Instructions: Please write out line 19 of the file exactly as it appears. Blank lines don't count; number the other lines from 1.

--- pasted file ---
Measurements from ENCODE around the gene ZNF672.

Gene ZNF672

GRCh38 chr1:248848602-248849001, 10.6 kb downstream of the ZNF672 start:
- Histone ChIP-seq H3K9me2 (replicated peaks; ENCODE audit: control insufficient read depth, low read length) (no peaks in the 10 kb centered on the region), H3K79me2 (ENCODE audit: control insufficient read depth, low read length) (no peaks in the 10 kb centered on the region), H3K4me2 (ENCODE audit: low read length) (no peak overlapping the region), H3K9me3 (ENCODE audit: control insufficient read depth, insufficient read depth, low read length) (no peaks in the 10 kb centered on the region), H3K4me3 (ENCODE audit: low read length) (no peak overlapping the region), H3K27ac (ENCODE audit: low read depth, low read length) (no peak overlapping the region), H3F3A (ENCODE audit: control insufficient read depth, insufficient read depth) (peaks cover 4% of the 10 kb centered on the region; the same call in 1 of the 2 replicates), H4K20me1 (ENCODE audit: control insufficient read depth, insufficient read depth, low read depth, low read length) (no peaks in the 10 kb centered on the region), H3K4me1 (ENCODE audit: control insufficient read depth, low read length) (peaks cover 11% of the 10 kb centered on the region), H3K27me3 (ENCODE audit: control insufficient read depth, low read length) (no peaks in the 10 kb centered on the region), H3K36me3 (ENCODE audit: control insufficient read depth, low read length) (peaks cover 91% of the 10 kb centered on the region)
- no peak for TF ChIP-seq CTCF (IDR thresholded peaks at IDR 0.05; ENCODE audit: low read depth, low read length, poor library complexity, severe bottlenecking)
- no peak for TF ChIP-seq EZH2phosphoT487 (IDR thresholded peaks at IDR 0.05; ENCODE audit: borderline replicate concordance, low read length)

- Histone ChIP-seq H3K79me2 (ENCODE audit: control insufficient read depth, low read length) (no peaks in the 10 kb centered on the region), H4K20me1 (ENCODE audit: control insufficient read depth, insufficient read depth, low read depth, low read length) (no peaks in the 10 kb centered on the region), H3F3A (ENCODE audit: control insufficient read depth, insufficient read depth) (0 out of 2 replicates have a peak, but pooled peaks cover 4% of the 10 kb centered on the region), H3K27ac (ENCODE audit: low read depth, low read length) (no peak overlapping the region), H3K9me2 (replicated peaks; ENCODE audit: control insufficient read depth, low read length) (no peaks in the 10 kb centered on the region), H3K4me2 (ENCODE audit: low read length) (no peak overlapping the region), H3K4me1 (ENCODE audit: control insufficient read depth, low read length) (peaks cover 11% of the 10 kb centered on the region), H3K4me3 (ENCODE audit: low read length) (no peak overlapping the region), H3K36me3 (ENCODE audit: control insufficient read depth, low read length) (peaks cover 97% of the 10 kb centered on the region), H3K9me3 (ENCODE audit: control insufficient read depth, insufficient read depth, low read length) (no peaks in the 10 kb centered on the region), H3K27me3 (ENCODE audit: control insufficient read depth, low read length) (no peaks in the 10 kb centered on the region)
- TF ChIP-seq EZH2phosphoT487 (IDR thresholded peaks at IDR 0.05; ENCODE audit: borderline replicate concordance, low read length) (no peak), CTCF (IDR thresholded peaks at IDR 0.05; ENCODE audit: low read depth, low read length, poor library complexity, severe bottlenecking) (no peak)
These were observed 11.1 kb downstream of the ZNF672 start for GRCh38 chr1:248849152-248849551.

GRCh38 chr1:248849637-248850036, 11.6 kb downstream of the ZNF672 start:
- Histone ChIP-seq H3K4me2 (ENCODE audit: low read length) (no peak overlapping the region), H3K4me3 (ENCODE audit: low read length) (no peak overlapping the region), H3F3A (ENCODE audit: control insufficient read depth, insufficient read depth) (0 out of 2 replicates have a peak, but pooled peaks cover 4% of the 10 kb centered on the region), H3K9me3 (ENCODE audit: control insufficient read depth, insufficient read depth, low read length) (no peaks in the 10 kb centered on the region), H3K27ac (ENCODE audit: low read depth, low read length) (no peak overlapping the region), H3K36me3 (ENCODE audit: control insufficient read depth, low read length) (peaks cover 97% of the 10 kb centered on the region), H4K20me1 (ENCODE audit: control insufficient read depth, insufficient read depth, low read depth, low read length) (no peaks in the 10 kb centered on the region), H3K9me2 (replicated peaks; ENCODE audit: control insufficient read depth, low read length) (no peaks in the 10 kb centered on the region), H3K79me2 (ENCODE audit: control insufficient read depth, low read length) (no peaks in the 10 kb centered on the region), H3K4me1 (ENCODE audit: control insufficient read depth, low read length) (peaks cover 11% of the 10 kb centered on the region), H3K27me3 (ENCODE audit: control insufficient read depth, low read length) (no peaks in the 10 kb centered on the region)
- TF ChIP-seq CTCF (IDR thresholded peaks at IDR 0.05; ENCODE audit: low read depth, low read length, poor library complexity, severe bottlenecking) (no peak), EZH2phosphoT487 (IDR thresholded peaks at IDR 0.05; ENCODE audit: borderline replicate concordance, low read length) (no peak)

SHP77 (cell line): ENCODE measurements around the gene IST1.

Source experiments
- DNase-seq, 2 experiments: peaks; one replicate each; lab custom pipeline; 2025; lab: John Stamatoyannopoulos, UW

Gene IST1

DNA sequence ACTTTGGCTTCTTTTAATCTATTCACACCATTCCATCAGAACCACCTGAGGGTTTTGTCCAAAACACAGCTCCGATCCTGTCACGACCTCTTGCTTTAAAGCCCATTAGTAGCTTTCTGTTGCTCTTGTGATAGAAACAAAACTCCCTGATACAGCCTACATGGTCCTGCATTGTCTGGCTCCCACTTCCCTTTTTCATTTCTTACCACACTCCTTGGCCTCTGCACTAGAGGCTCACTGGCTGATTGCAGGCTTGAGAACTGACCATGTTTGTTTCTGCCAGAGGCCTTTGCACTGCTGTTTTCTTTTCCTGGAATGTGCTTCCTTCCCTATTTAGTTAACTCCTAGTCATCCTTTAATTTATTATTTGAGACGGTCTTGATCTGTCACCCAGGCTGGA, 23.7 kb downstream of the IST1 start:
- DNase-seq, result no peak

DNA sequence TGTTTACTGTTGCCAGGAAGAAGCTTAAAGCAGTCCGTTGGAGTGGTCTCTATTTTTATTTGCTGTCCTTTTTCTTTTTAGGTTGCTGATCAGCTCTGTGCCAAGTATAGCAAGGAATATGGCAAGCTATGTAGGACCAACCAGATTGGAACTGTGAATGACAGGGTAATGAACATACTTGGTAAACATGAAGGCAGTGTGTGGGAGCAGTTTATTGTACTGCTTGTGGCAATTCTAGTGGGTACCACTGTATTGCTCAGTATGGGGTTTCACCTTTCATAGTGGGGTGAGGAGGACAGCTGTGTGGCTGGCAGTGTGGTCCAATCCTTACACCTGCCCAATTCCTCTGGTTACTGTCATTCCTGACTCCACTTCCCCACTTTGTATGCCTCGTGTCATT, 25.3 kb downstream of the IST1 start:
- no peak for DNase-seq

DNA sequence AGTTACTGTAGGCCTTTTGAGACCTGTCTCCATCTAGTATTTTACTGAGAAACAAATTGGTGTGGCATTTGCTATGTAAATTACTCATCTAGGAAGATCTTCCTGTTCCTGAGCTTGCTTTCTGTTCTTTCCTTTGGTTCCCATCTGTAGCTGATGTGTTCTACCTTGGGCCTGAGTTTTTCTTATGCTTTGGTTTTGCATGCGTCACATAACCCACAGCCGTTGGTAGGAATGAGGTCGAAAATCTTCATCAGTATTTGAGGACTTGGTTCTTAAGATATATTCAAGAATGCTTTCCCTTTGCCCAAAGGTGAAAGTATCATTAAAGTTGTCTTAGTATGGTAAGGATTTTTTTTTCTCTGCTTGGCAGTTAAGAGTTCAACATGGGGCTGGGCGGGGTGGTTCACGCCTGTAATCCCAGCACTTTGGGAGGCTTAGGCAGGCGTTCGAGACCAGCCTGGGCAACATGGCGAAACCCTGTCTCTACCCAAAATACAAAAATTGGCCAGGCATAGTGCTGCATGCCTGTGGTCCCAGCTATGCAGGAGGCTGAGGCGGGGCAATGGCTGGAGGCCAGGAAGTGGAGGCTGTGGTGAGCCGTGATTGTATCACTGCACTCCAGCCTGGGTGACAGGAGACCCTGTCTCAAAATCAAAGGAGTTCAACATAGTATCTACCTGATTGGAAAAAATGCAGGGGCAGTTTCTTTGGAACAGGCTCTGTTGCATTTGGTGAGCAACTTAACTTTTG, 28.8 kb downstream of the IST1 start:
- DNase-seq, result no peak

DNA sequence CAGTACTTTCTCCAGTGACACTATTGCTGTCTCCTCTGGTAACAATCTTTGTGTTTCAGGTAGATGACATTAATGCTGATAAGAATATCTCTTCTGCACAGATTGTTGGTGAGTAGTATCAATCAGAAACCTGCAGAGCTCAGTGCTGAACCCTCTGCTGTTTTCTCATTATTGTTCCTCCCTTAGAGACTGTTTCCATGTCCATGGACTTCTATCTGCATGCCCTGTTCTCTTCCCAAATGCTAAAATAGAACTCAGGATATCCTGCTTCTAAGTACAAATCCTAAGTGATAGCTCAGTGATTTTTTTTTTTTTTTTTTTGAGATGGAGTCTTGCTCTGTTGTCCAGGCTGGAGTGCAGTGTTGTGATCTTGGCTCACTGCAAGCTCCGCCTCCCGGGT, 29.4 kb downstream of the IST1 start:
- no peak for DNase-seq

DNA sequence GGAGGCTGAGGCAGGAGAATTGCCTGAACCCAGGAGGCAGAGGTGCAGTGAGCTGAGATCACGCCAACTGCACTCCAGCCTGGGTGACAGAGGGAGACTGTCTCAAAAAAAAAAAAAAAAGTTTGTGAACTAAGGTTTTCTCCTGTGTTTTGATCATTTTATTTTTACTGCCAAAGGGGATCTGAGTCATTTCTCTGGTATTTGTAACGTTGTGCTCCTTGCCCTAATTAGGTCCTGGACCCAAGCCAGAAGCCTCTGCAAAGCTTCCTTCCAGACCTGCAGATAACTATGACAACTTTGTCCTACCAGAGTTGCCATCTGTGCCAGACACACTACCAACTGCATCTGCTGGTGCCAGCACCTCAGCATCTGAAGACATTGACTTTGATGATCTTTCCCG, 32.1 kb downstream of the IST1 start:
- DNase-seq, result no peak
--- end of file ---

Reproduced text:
DNA sequence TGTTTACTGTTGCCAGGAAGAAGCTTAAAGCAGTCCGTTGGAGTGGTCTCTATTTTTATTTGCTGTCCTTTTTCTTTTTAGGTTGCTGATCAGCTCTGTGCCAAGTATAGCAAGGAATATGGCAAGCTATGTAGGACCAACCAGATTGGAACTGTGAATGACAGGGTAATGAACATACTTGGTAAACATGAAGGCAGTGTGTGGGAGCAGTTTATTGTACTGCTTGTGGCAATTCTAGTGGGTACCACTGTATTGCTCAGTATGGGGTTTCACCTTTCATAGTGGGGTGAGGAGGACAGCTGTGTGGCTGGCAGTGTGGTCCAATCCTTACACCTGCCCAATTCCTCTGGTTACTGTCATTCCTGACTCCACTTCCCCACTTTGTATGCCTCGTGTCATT, 25.3 kb downstream of the IST1 start: